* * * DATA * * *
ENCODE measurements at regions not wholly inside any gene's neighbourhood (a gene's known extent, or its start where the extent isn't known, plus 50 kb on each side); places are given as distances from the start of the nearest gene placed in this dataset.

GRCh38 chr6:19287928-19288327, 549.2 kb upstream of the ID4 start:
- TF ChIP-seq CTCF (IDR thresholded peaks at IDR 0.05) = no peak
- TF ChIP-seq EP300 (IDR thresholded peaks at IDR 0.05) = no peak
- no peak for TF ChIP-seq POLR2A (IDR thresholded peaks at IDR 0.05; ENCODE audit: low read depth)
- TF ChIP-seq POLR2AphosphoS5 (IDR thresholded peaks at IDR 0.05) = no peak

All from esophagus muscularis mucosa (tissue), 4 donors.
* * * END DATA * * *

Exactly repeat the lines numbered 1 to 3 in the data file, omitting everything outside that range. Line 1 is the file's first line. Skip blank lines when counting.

ENCODE measurements at regions not wholly inside any gene's neighbourhood (a gene's known extent, or its start where the extent isn't known, plus 50 kb on each side); places are given as distances from the start of the nearest gene placed in this dataset.

GRCh38 chr6:19287928-19288327, 549.2 kb upstream of the ID4 start:
- TF ChIP-seq CTCF (IDR thresholded peaks at IDR 0.05) = no peak